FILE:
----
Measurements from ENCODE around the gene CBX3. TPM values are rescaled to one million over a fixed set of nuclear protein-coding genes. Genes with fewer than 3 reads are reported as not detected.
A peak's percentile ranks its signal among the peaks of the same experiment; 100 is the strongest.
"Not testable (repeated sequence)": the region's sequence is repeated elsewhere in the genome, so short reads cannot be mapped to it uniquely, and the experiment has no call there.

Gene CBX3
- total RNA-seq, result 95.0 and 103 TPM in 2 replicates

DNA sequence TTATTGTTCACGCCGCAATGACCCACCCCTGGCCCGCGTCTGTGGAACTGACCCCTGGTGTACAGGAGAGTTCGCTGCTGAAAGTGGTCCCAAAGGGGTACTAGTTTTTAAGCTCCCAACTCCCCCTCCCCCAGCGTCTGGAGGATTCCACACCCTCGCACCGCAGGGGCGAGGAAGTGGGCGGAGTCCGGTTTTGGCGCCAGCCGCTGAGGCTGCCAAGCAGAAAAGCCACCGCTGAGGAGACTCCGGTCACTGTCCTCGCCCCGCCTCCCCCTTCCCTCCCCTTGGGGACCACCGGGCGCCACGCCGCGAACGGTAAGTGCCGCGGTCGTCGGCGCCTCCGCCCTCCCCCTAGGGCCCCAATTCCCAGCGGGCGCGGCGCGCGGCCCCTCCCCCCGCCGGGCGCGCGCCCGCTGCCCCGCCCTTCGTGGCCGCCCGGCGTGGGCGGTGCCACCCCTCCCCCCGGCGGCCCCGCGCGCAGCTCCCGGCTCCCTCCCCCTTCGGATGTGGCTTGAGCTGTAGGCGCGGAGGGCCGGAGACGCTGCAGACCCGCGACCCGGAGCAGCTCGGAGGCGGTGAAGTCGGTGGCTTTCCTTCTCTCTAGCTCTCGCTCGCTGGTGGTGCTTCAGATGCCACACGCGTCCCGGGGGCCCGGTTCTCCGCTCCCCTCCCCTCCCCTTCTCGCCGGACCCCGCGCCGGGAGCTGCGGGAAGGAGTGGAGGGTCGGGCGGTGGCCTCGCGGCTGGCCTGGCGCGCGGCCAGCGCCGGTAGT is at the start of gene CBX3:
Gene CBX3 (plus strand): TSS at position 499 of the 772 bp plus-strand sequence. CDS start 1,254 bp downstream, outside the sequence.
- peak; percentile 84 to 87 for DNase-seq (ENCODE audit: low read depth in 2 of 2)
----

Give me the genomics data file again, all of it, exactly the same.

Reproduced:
Measurements from ENCODE around the gene CBX3. TPM values are rescaled to one million over a fixed set of nuclear protein-coding genes. Genes with fewer than 3 reads are reported as not detected.
A peak's percentile ranks its signal among the peaks of the same experiment; 100 is the strongest.
"Not testable (repeated sequence)": the region's sequence is repeated elsewhere in the genome, so short reads cannot be mapped to it uniquely, and the experiment has no call there.

Gene CBX3
- total RNA-seq, result 95.0 and 103 TPM in 2 replicates

DNA sequence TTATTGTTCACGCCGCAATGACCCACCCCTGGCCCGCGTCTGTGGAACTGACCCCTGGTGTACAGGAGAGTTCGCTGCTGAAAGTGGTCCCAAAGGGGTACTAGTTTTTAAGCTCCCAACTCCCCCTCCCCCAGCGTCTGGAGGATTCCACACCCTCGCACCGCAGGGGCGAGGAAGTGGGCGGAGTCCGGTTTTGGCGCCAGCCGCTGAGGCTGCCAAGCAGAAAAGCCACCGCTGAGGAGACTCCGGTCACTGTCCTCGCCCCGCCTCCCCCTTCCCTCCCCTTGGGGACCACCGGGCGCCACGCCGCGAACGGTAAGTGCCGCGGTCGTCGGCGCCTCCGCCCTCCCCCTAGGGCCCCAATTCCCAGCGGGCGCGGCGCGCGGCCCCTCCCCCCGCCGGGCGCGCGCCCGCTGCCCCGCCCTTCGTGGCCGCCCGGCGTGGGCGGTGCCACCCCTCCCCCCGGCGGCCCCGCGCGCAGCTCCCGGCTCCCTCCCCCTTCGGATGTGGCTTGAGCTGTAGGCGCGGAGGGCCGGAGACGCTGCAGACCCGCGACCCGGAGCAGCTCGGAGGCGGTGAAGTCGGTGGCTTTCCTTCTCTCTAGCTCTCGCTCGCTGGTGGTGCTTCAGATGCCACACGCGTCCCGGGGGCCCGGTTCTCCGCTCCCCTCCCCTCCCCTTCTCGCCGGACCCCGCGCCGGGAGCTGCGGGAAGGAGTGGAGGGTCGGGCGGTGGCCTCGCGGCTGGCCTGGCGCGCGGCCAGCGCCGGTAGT is at the start of gene CBX3:
Gene CBX3 (plus strand): TSS at position 499 of the 772 bp plus-strand sequence. CDS start 1,254 bp downstream, outside the sequence.
- peak; percentile 84 to 87 for DNase-seq (ENCODE audit: low read depth in 2 of 2)